The Office of Occupational Safety and Health (OSH) provides onsite consultation services to private-sector employers in the District of Columbia. OSH establishes and maintains a safety and health management program that ensures, to the maximum extent possible, a safe and healthy work environment for employees.

Foreign Worker (Labor) Certification

Find out if you can hire workers from abroad to help grow your business. The Immigration and Nationality Act of 1965 stipulates that certain foreign workers may obtain a visa to enter the U.S. and engage in permanent employment.

Child Labor Laws

No minor under 18 can be employed for more than eight hours in any one day, six consecutive days in any one week, or 48 hours in any one week.

Leave Acts

The Accrued Sick and Safe Leave Act of 2008 requires employers in the District of Columbia to provide paid leave to employees for their own or family members’ illnesses or medical appointments and for absences associated with domestic violence or sexual abuse. Employers in the District of Columbia must provide paid leave to each employee, including employees of restaurants and bars, temporary and part-time employees, and tipped employees. Paid leave accrues at the beginning of employment, and employees must be allowed to use paid leave no later than after 90 days of service with the employer. Accrual of paid leave is determined by the number of employees an employer has and the number of hours employees work.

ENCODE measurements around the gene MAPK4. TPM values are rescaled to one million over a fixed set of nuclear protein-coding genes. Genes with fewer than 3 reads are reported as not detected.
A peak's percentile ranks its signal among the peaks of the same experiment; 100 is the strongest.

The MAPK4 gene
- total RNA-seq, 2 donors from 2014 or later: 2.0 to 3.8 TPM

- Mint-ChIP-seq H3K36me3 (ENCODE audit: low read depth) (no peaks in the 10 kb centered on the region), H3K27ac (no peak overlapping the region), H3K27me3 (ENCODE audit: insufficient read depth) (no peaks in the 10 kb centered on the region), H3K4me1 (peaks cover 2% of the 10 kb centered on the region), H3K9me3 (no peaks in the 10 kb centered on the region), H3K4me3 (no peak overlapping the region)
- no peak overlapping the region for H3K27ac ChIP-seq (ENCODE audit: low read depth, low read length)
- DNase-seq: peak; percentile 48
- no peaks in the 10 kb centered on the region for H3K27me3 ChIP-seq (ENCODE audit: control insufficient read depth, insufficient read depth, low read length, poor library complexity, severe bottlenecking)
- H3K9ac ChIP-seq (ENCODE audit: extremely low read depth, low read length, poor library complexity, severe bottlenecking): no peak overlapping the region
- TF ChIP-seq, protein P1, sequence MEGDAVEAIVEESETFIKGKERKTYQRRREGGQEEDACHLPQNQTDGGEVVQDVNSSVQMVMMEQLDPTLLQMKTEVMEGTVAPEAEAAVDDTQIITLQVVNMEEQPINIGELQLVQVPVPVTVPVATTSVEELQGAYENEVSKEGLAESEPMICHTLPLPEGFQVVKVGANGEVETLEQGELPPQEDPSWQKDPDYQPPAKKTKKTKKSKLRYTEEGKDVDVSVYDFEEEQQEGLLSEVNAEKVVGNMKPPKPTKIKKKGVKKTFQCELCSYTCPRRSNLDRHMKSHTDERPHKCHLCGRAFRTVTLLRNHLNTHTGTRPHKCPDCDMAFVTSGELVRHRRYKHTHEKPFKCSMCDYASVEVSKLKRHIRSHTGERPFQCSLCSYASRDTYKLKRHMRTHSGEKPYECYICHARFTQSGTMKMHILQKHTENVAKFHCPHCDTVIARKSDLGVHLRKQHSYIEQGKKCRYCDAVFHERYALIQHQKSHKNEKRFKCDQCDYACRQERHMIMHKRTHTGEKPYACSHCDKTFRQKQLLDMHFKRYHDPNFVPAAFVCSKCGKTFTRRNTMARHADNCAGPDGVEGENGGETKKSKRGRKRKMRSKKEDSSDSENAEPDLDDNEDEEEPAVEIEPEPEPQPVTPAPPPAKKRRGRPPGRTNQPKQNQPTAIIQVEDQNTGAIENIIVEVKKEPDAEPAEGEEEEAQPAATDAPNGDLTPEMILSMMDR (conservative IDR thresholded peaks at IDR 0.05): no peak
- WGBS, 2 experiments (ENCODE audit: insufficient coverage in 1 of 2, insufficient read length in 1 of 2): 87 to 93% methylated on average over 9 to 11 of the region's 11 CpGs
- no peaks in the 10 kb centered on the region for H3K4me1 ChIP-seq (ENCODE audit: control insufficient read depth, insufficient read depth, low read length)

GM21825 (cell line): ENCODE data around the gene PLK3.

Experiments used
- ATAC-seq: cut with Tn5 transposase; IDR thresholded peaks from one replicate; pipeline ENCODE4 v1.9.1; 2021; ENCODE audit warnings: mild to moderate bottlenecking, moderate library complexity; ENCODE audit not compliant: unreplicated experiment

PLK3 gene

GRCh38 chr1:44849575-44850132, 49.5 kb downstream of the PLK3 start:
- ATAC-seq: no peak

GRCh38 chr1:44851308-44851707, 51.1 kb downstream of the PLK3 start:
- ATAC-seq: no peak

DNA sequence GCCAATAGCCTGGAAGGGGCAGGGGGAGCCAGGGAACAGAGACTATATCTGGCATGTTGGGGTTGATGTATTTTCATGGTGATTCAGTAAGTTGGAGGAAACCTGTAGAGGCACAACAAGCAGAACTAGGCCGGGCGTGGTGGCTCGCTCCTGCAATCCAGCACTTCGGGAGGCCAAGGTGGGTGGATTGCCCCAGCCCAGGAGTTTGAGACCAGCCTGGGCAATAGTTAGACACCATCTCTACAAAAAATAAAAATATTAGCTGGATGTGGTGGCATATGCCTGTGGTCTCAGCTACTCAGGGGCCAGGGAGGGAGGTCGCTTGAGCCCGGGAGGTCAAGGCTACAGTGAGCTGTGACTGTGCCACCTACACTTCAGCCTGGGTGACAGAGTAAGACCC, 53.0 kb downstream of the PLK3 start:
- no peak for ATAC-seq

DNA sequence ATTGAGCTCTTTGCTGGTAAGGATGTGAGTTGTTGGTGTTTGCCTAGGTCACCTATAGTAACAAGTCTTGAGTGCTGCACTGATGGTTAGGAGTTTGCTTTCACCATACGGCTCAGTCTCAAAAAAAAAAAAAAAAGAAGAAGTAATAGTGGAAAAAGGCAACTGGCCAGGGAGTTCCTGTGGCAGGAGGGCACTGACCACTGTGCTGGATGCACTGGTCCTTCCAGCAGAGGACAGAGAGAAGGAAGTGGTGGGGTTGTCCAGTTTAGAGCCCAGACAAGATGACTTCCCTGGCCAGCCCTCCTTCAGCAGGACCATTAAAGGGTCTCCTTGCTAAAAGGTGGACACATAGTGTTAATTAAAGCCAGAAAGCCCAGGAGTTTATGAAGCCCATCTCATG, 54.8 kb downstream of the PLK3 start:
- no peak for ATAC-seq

Visit does.dc.gov for comprehensive information on The Accrued Sick and Safe Leave Act.

The DC Family Medical Leave Act requires employers with 20 or more employees in the District of Columbia to provide eligible employees with 16 weeks of unpaid family leave and 16 weeks of unpaid medical leave during a 24 month period. Similarly, the DC Parental Leave Act allows employees who are parents or guardians to take 24 hours of leave (paid or unpaid) during a 12 month period to attend school-related activities.

DC Office of Human Rights · (202) 727-4559 · ohr.dc.gov

Federal Human Rights Laws

The federal government has strict laws that forbid employment discrimination based on race, sex, color, religion, national origin, age, pregnancy, or physical disability. The Equal Pay Act, which applies to all businesses, requires that women doing the same job as men be paid the same salary. The Americans with Disabilities Act (ADA) is a federal civil rights law that prohibits the exclusion of people with disabilities from participating in everyday activities. As a business owner in the District, you need to be especially aware of ADA guidelines regardless of the number of employees you have.